When the Boston Red Sox finished with the Orioles on Sunday, it didn’t take any complicated analytics to illustrate how large the gap is between first place and last in the American League East.
The Red Sox completed a four-game sweep of the O’s with a 4-1 victory before an announced Camden Yards crowd of 25,303, showing again why they are so easily the winningest team in the major leagues.
Left-hander Chris Sale, who is clearly the best pitcher in the sport at the moment, showed why there is no percentage in arguing that point. He struck out 12 Orioles in five innings and was on pace to set the major league record for strikeouts in a single game (20) when he was pulled off the mound to protect his golden arm.
He was about as unhittable as you can get without pitching a no-hitter, giving up just one single and walking none on the way to his 12th victory. With the 12 strikeouts, he re-assumed the major league lead in that category with 219, pending Washington Nationals ace Max Scherzer’s Sunday night start against the Chicago Cubs. The five scoreless innings dropped Sale’s ERA to 1.97, which leads the American League.
“Sale took it to a different level,” Orioles manager Buck Showalter said. “He was carrying a lot of fastball. The first fastball he threw today was 98 [mph]. The second one was 99. He was throwing a changeup at 88 and 90. That didn’t seem fair.”
The only thing that kept Sale from continuing to dispatch the Orioles at a record strikeout rate was an abundance of caution on the part of Red Sox manager Alex Cora. Sale was making his first start since going on the 10-day disabled list with a sore shoulder, so it made perfect sense to remove him after he threw just 68 pitches.
“He’s been on the DL a little bit and he came off fresh,” Orioles shortstop Tim Beckham said. “He was sharp, man. He was sharp. He was back-dooring the curveball on the black whenever he wanted and he was reaching back and getting 99 whenever he wanted. Whenever you face Sale you just want to grind out at-bats and put together quality at-bats and good things will come from that. We weren’t able to put it together today off of him.”
The only Oriole to hit safely against him was Renato Núñez, who lined a single to left field in the fourth inning.
Sale has been so dominant in his past seven starts that his 0.20 ERA over that span is — according to @MLBStatoftheDay — the lowest by a Red Sox pitcher for seven straight starts since the statistic became official in 1913.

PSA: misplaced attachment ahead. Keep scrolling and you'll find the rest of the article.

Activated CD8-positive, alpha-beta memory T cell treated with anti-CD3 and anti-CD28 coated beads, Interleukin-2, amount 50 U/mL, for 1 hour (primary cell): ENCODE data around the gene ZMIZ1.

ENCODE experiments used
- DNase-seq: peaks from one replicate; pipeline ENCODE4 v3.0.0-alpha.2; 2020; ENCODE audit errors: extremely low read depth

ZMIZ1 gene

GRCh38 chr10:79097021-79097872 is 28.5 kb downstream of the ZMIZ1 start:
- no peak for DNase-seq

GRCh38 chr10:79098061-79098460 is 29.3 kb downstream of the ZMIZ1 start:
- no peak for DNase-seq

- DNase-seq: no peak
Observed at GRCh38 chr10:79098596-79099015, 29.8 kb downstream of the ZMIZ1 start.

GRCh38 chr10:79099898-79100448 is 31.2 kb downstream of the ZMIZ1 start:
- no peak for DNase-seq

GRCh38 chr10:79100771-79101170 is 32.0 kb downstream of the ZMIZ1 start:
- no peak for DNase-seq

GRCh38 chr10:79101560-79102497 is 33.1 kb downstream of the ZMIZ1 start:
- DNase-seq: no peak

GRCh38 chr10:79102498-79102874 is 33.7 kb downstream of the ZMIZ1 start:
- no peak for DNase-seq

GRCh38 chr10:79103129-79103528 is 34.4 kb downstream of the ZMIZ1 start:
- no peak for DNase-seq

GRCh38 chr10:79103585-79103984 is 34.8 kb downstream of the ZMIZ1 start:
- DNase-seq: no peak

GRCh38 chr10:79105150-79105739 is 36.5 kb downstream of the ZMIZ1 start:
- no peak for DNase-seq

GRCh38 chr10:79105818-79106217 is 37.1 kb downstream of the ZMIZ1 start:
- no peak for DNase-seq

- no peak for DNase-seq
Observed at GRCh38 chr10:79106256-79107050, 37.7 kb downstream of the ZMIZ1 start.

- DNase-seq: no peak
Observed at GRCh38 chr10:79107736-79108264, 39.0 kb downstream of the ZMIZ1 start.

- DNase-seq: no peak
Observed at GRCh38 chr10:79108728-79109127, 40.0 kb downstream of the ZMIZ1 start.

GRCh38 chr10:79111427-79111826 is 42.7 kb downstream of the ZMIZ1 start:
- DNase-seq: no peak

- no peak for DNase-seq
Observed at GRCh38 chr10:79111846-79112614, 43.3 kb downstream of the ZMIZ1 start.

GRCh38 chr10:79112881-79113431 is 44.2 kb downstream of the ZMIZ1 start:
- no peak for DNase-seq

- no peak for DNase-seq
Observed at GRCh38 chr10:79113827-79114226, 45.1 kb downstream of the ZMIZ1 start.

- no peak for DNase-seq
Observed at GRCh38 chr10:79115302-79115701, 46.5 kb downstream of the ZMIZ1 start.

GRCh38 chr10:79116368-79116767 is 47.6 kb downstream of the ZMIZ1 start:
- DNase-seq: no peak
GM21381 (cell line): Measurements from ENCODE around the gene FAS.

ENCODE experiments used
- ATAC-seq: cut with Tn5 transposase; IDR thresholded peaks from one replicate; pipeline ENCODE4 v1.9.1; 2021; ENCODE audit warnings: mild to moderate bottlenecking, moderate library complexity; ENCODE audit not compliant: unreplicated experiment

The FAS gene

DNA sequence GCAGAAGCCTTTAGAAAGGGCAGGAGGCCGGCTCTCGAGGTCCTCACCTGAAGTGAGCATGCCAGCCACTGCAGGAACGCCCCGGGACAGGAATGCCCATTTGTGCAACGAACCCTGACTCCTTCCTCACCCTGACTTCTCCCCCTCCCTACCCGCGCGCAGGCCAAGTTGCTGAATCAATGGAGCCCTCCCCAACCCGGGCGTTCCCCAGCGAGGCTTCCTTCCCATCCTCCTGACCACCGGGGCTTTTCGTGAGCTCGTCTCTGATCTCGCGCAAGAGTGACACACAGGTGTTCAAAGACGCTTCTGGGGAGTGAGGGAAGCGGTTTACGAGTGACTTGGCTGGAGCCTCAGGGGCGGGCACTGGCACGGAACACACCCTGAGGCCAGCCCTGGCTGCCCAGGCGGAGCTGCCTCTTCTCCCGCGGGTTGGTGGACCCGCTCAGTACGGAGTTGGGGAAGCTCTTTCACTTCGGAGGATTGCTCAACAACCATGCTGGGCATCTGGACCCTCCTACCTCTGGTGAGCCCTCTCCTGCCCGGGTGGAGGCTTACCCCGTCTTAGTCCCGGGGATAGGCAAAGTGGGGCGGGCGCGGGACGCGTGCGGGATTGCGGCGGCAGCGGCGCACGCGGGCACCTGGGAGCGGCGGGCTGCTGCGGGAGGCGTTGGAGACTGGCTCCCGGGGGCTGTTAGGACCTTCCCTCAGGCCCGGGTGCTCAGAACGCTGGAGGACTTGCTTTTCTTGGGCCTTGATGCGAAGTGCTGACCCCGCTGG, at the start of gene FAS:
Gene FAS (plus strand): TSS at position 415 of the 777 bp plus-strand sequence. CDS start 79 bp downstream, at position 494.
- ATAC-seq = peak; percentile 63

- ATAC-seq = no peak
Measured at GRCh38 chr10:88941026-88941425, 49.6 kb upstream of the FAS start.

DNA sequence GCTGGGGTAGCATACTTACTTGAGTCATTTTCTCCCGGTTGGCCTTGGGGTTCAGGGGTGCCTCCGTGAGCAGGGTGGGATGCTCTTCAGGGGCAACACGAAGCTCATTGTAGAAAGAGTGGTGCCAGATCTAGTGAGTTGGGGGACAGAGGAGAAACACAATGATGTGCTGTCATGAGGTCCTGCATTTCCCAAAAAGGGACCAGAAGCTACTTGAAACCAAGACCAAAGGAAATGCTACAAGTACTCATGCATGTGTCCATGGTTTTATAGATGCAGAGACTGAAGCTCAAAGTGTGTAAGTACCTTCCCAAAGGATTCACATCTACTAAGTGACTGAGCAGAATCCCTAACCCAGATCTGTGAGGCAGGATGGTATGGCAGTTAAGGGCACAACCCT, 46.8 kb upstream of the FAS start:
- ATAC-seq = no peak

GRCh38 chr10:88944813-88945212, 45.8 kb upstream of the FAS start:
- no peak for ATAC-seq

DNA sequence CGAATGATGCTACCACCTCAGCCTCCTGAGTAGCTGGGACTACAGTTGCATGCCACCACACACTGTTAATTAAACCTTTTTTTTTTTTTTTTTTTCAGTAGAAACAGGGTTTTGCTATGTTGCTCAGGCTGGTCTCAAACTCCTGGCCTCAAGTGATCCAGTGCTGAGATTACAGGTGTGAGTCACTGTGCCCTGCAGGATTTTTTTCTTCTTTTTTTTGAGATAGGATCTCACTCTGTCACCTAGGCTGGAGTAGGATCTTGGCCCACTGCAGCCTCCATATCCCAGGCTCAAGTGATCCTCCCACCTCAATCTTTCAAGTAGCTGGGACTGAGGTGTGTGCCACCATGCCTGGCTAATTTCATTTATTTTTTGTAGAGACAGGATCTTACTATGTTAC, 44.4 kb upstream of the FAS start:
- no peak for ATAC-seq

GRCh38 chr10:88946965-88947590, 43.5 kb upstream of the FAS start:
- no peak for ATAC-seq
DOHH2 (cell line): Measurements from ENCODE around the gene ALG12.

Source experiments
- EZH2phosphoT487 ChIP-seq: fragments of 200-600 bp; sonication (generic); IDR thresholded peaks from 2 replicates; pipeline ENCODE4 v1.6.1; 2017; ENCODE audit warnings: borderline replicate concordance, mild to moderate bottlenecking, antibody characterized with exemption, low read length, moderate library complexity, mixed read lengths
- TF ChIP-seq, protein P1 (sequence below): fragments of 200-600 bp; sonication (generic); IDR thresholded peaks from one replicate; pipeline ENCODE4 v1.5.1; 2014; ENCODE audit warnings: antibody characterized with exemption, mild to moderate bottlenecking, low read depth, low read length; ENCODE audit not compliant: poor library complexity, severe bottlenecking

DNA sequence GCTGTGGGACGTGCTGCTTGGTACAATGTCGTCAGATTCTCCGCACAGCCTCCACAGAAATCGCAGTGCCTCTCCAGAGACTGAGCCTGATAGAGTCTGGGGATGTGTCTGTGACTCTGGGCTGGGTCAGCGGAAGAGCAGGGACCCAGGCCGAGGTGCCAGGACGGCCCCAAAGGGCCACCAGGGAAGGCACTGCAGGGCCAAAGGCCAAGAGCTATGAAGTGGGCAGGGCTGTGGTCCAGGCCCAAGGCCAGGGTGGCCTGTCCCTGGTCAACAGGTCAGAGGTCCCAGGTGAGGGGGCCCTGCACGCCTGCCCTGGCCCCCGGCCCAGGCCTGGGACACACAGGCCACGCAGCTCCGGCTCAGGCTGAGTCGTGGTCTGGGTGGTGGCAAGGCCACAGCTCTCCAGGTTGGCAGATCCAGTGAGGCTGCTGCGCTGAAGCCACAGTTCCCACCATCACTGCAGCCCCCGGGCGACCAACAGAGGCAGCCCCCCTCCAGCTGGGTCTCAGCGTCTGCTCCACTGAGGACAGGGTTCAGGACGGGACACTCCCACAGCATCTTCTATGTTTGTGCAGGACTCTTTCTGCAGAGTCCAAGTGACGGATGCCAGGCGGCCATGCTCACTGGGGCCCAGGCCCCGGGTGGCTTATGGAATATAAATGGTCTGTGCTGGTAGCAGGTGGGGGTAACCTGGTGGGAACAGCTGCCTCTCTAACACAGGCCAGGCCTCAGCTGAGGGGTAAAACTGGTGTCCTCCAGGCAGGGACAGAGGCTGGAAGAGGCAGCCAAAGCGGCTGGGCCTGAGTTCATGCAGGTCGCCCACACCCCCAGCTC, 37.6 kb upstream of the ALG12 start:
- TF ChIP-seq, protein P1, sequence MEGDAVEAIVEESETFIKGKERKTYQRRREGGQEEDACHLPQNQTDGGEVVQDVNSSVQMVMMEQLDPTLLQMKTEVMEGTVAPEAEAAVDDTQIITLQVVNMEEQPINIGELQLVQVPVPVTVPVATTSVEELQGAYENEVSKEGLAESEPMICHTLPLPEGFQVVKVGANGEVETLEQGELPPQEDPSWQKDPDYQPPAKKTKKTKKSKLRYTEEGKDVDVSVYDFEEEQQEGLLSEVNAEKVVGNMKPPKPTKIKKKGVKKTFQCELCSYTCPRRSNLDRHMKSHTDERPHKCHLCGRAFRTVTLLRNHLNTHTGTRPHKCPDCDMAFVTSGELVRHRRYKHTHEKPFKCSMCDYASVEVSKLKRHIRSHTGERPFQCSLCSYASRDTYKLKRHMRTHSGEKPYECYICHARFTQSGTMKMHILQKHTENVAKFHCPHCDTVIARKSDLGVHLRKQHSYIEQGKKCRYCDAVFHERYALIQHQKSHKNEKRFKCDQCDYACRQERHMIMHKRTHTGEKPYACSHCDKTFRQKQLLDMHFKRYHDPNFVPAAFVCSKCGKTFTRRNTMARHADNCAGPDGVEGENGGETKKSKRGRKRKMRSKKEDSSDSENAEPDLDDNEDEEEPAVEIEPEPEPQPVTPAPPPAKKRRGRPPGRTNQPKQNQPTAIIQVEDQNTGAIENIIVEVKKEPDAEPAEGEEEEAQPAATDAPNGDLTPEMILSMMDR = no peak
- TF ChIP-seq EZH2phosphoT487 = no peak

Meanwhile, Orioles starter Alex Cobb (3-15) continues to pitch well and, with an exception or two, keeps getting beat anyway. He pitched seven strong innings, allowing just two runs (one earned) on six hits and striking out seven. The effort might have paled next to Sale’s, but it was the third time in a row that Cobb pitched at least six innings and allowed just one earned run.
“The results are good,” Cobb said. “I’m very happy with the way the line looks after those games, but there’s a lot of things where you look at the game within the game of pitching and mistakes that you might get away with here and there that you know aren’t sustainable throughout the course of a season or just a long stretch.
“I’m missing a lot with certain things that I probably won’t say in the media. There’s things that I can get better at. That will be the fine-tuning part. Once I get that, I can’t tell you the results are going to get any better, but I’ll feel better about what I’m doing.”
His only real mistake was the pitch that former Oriole Steve Pearce hammered over the left-field fence in the first inning. The other Red Sox run came in the fourth inning when Brock Holt scored all the way from first base on a softly hit flyball double by J.D. Martinez that Adam Jones bobbled for an error.
The Orioles did not score until the eighth inning, when rookie Cedric Mullins led off with an infield single and moved up on a one-out single by Jonathan Villar and a walk by Jones. Trey Mancini had a chance to turn the game around with one swing, but his sacrifice fly to center was just good enough to score Mullins from third.
That finally created a bit of intrigue, until Jackie Bradley Jr. and Mookie Betts delivered back-to-back RBI hits in the ninth to take the heat off the Red Sox bullpen.